# Cannot Boot Into Ubuntu with Windows 10 Dual Boot

I'm trying to setup my machine to dual boot Ubuntu and Windows 10. I have done this before on my primary PC, but I'm now running into issues doing this on my secondary machine with an older motherboard (specifically 760GM-P34(fx)).

I have Windows 10 installed (UEFI) and have a bootable flash drive that I've installed Ubuntu from by choosing "install Ubuntu alongside Windows 10 boot manager". The installation exited without error and appeared to have completed successfully. I now have both Windows 10 and Ubuntu installed on the same HDD.

On my newer machine (on which I have a functioning dual boot), booting into the GRUB menu was as simple as finding Ubuntu in the boot order and setting it to a higher priority than Windows boot manager. Unfortunately, things are not that simple on the older mobo; the BIOS boot sequence only displays the name of my hard drive, and I cannot see or edit the order of specific boot managers. I have followed many guides and scoured AskUbuntu: I have disabled FastBoot, I've executed bcdedit /set {bootmgr} path \EFI\ubuntu\grubx64.efi in hopes of switching the default boot manager, but I simply can't get anything to work.

It's perhaps worth noting that a screen displaying "2.2TB Infinity" appears after the BIOS screen exits that allows me to enter a boot menu. From there I only have the option to select my HDD, after which it boots straight into Windows.

What can I do to get to the GRUB menu? There is no option to choose Ubuntu/GRUB in my BIOS boot sequence or the 2.2TB Infinity boot menu, so I have no idea how I can access the GRUB menu. As stated, by default the HDD boots straight into Windows. Thanks

The default device bootloader (for x64 architectures) is (on the hard disk EFI partition) /EFI/Boot/bootx64.efi, so assuming you have the proper grub installation in /EFI/ubuntu/grubx64.efi, copy (and rename) that grubx64.efi to the /EFI/Boot/bootx64.efi. Try that to boot grub from the hard disk. (To check the EFI partition (assumed to be sda1 below), mount it somewhere,like /mnt and look:

  sudo mount -tvfat /dev/sda1 /mnt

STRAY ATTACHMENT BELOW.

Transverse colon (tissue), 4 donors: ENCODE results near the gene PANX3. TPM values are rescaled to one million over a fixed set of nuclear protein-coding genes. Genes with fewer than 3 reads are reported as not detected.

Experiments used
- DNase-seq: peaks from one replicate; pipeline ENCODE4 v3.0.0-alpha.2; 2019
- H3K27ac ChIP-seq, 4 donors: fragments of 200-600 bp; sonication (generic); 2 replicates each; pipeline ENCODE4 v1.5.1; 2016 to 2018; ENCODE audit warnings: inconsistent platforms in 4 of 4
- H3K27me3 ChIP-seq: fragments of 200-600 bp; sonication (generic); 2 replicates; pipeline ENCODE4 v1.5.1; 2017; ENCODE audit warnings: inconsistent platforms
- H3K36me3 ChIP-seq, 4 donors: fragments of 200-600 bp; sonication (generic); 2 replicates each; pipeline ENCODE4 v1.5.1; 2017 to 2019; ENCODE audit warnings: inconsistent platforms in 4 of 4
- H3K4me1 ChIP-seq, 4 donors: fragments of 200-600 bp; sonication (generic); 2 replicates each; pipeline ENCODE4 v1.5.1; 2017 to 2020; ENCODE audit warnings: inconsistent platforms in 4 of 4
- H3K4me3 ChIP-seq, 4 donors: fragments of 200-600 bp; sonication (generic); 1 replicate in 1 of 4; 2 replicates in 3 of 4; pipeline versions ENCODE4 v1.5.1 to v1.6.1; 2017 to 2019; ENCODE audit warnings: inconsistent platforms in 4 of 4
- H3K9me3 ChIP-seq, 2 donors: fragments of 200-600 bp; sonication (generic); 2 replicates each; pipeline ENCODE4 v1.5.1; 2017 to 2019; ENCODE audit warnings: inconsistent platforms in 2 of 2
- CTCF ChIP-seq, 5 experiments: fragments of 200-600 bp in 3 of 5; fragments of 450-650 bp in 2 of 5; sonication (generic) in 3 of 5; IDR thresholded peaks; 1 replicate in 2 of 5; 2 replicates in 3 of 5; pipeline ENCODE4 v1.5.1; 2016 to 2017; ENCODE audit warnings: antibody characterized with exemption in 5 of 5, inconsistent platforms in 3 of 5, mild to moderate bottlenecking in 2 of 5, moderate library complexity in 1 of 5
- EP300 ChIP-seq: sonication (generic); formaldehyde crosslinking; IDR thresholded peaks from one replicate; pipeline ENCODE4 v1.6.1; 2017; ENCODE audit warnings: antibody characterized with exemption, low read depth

ls /mnt
ls /mnt/EFI/Boot


If you are using secure boot, copy/rename /EFI/ubuntu/shimx64.efi to /EFI/Boot/bootx64.efi file, and also copy without renaming grubx64.efi there too (so shim can find it).

• I have tried this with unfortunately no success. I did find a solution, though, and will post the response shortly. Thanks – sam Jun 4 '18 at 5:09

After many hours of searching and experimenting, it is clear that 2.2TB Infinity has been a source of the issues. I've found very little online about this and my situation appears to be a fairly specific case, so I'll step through my observations of the issue and how I resolved them in case anyone finds themselves in the same position I was.

According to MSI:

The 2.2TB Infinity feature allows you to use a 2.2TB or larger HDD as a boot or data drive.

I've been using a 1 TB drive with GPT partitions, so I figured this feature didn't concern me and/or wouldn't have an effect on my dual boot configuration. However, MSI also mentions the following:

Note: 2.2TB Infinity only supports IDE mode.

As far as I know, my drives are using AHCI. Exploring the BIOS, my boot order had 2.2TB Infinity listed before my actual HDD. Each time I booted my computer, I would be greeted with an MSI screen and then a 2.2TB Infinity screen, at which I could explore a boot menu and choose the drive I wanted to boot from.

To test the part 2.2TB Infinity had in the boot process, I disabled it and removed it from my boot order. When I now tried to boot, I found myself stuck with a black screen and a blinking cursor; Windows would not boot from the hard drive alone. Very frustrating stuff but it was clear 2.2TB Infinity played a role in choosing the boot loader, seeing as I could not change the default boot loader in Windows and could not boot into Windows from my hard drive alone.

In a desperate attempt to get Ubuntu working, I left 2.2TB Infinity disabled, changed my boot order to prioritize my bootable flash drive, and reinstalled Ubuntu. After a successful installation, my computer restarted and booted into Ubuntu just fine. If I want to get back into Windows 10, I have to re-enable 2.2TB Infinity in BIOS so that it will take over before my HDD and boot into Windows 10 by default.

I'm by no means an expert when it comes to hardware or low level computing, so I remain thoroughly confused about the technical details of what was going wrong here. My only guess is that 2.2TB Infinity steps in when detecting an IDE drive to assist with the boot loader. Installing an OS with 2.2TB Infinity enabled appears to make booting that OS dependent on it, reducing the user's control over boot options (ie choosing which boot loader to use). Now that I have Ubuntu working without 2.2TB Infinity enabled, I'm nearly positive I will have to reinstall Windows 10 with 2.2TB disabled for me to access the Windows boot manager from the GRUB menu as intended.

If someone has a better idea regarding what's going on here, please feel free to elaborate. Hope this helps.